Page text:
12 act on the request by the VRS Main Staff signed the minister,
13 Dragan Kijac.
14 Just a question about Kijac. Kijac, who had been your
15 counterpart, head of the DB in July 1995, was by then minister; right?
16 A. Yes, that's correct.
17 Q. So the minister orders you to issue fake IDs?
18 A. Yes. The minister sends to the sector an order to issue
19 documents for the intelligence service of the VRS. This is part of
20 co-operation between two organs or two institutions in Republika Srpska.
21 My role was to forward this to the competent administration so that the
22 obligation could be complied with.
23 Q. And, indeed, the obligation was complied with; right?
24 A. I cannot confirm as I sit here what the ultimate outcome was. I
25 did not get any feedback as how much was accomplished. But as head of
1 the -- of that department, I obviously issued an order for the minister's
2 request to be followed through. That was my obligation.
3 Q. You know that members of the 10th Sabotage Detachment executed
4 Muslim men at Branjevo farm in July 1995.
5 A. I didn't know who members of the 10th Sabotage Detachment were or
6 what they did. I didn't have that information. That was not the nature
7 of my knowledge at the time.
8 Q. The evidence in this case from one member of the 10th Sabotage
9 Detachment who admitted taking part in mass executions is that he was
10 indeed issued a fake ID. You, head of the public security department of
11 The MUP of Republika Srpska, were protecting these men from The Hague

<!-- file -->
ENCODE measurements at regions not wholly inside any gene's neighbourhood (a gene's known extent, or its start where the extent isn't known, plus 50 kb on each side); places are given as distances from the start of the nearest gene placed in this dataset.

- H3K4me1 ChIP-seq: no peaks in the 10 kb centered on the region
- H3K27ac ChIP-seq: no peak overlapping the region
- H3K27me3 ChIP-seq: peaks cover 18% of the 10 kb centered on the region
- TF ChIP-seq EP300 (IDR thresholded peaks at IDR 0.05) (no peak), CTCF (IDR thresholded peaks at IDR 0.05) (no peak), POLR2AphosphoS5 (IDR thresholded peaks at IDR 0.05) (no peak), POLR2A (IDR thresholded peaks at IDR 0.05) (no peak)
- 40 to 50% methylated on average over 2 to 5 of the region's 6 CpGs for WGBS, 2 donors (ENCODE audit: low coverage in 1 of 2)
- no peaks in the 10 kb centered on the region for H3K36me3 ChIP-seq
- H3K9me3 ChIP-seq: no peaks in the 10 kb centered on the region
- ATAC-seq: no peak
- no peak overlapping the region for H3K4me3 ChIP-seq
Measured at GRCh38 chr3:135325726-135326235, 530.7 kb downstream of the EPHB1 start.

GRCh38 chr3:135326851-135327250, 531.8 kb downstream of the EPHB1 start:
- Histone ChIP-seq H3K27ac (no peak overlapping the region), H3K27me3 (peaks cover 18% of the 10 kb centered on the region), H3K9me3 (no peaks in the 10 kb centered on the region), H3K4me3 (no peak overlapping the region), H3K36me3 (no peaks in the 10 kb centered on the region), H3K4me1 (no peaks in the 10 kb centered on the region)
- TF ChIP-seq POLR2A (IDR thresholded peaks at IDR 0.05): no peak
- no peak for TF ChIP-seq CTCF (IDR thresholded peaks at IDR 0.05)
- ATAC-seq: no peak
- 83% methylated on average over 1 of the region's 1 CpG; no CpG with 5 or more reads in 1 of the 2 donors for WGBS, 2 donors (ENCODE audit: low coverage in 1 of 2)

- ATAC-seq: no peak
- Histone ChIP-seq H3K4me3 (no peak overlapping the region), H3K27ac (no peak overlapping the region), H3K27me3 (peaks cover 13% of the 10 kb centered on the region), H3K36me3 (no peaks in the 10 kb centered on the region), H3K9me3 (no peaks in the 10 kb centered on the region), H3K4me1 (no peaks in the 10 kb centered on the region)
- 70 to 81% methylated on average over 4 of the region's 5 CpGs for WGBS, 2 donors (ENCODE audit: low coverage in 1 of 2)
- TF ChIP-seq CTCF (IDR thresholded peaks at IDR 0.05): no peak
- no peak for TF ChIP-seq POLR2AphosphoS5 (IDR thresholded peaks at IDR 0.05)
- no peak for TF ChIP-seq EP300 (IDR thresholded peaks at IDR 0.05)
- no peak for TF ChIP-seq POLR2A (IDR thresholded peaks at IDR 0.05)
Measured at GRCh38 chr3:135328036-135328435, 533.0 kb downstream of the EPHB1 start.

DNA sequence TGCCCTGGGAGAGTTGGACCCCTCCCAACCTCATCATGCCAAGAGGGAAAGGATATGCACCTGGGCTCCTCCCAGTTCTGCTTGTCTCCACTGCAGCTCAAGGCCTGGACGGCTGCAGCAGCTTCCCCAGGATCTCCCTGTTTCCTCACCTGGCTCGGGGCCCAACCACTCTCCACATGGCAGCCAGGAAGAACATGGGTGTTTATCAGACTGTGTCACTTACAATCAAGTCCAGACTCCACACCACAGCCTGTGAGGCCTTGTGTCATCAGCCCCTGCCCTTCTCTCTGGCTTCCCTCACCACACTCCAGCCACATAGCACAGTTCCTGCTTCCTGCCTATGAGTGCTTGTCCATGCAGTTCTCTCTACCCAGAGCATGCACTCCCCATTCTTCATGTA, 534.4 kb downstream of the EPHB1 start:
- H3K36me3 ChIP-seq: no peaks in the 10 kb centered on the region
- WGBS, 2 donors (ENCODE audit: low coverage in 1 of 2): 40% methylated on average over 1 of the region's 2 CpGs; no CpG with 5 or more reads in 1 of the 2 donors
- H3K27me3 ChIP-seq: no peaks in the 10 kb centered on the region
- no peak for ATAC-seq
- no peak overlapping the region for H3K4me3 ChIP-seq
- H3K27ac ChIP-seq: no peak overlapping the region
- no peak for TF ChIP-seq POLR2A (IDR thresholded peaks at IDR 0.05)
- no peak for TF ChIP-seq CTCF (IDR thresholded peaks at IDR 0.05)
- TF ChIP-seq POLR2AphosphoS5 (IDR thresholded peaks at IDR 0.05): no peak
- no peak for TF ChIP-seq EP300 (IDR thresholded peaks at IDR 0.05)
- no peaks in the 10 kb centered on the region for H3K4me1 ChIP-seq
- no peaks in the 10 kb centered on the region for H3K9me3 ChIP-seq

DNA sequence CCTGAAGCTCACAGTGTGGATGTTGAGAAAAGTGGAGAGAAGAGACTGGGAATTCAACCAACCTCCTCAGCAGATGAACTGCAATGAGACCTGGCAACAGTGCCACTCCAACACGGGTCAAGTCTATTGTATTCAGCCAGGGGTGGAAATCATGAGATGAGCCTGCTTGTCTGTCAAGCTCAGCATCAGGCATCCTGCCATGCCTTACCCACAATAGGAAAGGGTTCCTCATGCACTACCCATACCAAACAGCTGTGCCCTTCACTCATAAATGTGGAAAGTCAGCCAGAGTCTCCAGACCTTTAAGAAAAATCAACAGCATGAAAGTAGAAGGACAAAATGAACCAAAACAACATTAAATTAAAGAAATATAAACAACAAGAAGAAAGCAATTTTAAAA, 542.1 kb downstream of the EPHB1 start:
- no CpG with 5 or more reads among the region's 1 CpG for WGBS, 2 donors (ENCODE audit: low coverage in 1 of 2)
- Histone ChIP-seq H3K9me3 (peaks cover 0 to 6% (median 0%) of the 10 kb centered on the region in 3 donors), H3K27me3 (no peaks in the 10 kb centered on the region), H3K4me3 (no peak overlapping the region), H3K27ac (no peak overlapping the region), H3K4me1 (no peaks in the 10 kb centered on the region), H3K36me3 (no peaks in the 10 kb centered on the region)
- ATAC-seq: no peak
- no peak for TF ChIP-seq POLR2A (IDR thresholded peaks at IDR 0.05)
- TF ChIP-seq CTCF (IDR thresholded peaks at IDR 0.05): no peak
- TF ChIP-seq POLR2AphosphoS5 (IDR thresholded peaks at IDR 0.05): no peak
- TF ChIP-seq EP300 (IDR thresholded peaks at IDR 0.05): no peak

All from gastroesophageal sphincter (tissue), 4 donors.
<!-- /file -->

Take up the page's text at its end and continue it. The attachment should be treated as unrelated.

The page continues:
12 Tribunal; right?
13 A. My answer is no. I just carried out a procedure that is based on
14 the law, that is lawful, from the minister of the interior who had
15 received a request. What that is customary co-operation between services
16 that a certain number of IDs, I mean, we didn't really take into account
17 who they were, what they were. We weren't interested in that. I don't
18 know that now either what it was that they did or individual, et cetera.
19 My professional duty was to forward the request and to have this
20 co-operation between the two organs, the two institutions carried out.
21 Of course, there were records kept and in that administration there is a
22 certain procedure as to how this is supposed to be done. So it is
23 possible to check what was carried out and to what extent and whether all
24 of it had been carried out at all. Afterward, I did not deal with the
25 question of implementation. For me it was a routine thing to carry out
1 an order from the minister.
2 MS. PACK: Your Honour, I have no further questions.
3 JUDGE ORIE: Thank you, Ms. Pack.
4 I have one question in relation to the last matter that was
5 addressed by Ms. Pack. You're emphasizing your obligations. Do you feel
6 you have any obligation not to obstruct justice to be rendered by a court
7 which was founded by the Security Council?
8 THE WITNESS: [Interpretation] At that time I was not thinking
9 about this, what you are referring to now. I didn't know about that
10 either. I wasn't interested in the names or who they were.
11 JUDGE ORIE: But it was clear from this document, I think - but
12 tell me if you understand that otherwise - that it was to shield them